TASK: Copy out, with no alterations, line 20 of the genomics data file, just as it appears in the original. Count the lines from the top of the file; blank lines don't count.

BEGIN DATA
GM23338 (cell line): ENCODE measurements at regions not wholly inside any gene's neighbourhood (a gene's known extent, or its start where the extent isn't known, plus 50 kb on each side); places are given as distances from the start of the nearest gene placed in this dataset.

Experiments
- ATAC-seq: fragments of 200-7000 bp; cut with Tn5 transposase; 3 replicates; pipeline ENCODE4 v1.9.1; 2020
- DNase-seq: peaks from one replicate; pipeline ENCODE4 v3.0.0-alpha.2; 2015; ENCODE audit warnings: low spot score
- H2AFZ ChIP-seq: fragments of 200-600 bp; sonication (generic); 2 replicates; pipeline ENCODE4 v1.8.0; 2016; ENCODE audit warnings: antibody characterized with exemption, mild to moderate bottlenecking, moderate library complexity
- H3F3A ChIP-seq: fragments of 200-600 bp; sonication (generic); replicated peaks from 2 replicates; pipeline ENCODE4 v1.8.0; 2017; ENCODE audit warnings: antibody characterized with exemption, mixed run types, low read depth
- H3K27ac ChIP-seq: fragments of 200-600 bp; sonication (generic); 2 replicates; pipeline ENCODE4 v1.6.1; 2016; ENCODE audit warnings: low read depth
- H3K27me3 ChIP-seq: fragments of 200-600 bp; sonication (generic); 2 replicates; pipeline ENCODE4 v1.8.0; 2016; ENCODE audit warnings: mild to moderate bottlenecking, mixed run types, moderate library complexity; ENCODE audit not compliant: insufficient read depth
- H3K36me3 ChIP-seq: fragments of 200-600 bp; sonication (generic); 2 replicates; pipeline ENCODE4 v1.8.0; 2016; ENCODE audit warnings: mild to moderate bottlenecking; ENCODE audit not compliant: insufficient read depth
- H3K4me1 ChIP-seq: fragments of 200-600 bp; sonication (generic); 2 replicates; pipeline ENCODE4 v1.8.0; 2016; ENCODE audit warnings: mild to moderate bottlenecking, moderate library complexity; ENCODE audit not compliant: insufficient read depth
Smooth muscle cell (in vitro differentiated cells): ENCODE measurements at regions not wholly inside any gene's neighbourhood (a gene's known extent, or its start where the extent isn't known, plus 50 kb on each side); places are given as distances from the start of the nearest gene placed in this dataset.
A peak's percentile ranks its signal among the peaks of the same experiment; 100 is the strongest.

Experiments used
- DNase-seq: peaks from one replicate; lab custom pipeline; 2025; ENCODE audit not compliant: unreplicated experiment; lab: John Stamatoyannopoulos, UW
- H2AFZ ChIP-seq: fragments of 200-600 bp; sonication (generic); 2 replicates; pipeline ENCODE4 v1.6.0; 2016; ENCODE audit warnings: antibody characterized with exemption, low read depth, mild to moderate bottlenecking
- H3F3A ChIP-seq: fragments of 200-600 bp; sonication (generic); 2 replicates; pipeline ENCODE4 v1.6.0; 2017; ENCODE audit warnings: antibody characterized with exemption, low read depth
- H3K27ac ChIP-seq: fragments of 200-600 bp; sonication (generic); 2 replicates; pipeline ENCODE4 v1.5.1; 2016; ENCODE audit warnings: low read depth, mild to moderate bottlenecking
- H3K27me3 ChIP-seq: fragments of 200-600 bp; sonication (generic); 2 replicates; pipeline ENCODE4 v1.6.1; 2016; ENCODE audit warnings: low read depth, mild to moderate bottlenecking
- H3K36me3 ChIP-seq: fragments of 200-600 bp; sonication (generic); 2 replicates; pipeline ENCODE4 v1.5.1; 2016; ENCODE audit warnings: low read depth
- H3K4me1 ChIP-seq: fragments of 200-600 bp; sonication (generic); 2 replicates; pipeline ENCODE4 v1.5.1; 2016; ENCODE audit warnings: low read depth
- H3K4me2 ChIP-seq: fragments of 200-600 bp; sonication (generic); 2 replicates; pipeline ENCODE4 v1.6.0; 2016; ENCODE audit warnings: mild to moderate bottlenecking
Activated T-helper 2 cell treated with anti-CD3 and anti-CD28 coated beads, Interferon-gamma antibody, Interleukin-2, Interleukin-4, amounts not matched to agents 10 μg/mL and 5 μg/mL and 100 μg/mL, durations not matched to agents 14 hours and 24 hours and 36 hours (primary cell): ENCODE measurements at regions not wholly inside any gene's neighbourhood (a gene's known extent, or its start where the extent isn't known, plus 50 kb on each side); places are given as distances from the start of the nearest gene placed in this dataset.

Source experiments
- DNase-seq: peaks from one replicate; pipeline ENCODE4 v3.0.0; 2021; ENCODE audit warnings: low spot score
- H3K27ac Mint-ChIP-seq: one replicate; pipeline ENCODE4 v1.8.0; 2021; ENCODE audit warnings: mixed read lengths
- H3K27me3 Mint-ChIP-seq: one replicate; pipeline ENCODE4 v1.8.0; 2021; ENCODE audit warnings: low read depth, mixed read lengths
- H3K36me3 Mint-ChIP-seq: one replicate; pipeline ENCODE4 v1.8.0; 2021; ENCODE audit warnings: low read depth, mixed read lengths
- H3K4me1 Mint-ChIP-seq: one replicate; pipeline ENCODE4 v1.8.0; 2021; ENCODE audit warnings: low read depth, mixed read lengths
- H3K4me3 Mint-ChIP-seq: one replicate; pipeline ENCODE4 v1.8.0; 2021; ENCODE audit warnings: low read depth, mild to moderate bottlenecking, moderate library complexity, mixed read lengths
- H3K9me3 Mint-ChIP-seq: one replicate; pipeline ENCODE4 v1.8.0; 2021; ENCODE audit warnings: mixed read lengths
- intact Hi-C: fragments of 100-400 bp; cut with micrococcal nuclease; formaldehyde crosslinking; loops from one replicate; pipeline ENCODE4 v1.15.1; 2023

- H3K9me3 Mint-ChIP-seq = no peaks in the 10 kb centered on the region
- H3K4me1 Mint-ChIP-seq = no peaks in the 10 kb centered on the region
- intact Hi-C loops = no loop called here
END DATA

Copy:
- H3K4me1 ChIP-seq: fragments of 200-600 bp; sonication (generic); 2 replicates; pipeline ENCODE4 v1.5.1; 2016; ENCODE audit warnings: low read depth